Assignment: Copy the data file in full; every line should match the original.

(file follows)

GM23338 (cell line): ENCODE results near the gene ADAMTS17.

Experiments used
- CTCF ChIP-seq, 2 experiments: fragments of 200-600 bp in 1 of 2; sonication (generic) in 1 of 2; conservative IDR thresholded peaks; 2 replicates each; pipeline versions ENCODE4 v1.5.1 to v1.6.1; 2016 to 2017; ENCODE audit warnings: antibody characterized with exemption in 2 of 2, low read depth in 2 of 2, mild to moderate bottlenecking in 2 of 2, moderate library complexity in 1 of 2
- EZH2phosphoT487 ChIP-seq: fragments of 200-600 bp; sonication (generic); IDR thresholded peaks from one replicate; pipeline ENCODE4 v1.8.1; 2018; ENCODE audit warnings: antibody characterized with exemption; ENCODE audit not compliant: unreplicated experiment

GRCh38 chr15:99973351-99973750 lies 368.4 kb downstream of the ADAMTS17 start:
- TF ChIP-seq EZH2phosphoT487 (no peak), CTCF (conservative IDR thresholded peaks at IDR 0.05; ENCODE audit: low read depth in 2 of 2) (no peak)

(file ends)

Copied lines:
GM23338 (cell line): ENCODE results near the gene ADAMTS17.

Experiments used
- CTCF ChIP-seq, 2 experiments: fragments of 200-600 bp in 1 of 2; sonication (generic) in 1 of 2; conservative IDR thresholded peaks; 2 replicates each; pipeline versions ENCODE4 v1.5.1 to v1.6.1; 2016 to 2017; ENCODE audit warnings: antibody characterized with exemption in 2 of 2, low read depth in 2 of 2, mild to moderate bottlenecking in 2 of 2, moderate library complexity in 1 of 2
- EZH2phosphoT487 ChIP-seq: fragments of 200-600 bp; sonication (generic); IDR thresholded peaks from one replicate; pipeline ENCODE4 v1.8.1; 2018; ENCODE audit warnings: antibody characterized with exemption; ENCODE audit not compliant: unreplicated experiment

GRCh38 chr15:99973351-99973750 lies 368.4 kb downstream of the ADAMTS17 start:
- TF ChIP-seq EZH2phosphoT487 (no peak), CTCF (conservative IDR thresholded peaks at IDR 0.05; ENCODE audit: low read depth in 2 of 2) (no peak)